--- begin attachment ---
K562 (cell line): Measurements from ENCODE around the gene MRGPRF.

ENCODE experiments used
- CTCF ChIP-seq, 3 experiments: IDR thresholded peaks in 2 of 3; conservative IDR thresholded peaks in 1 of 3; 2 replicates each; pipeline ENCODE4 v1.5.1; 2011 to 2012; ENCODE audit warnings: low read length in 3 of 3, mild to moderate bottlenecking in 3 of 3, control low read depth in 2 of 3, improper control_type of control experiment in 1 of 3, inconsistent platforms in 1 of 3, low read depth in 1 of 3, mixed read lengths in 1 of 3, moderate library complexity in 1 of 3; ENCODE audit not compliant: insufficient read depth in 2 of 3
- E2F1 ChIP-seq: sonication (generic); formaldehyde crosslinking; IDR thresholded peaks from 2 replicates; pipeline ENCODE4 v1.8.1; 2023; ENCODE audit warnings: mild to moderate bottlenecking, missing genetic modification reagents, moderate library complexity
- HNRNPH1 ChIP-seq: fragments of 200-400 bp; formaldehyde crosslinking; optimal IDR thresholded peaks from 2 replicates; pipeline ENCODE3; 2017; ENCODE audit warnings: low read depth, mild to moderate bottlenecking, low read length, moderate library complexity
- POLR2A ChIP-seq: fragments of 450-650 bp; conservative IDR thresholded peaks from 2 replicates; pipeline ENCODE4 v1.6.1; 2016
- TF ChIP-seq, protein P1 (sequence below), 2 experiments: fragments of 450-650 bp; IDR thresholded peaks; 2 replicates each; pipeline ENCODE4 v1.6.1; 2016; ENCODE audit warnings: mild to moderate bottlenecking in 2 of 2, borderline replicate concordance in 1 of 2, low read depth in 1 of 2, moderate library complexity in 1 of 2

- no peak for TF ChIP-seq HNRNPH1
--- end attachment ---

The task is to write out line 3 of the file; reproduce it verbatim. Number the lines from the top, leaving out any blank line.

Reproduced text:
- CTCF ChIP-seq, 3 experiments: IDR thresholded peaks in 2 of 3; conservative IDR thresholded peaks in 1 of 3; 2 replicates each; pipeline ENCODE4 v1.5.1; 2011 to 2012; ENCODE audit warnings: low read length in 3 of 3, mild to moderate bottlenecking in 3 of 3, control low read depth in 2 of 3, improper control_type of control experiment in 1 of 3, inconsistent platforms in 1 of 3, low read depth in 1 of 3, mixed read lengths in 1 of 3, moderate library complexity in 1 of 3; ENCODE audit not compliant: insufficient read depth in 2 of 3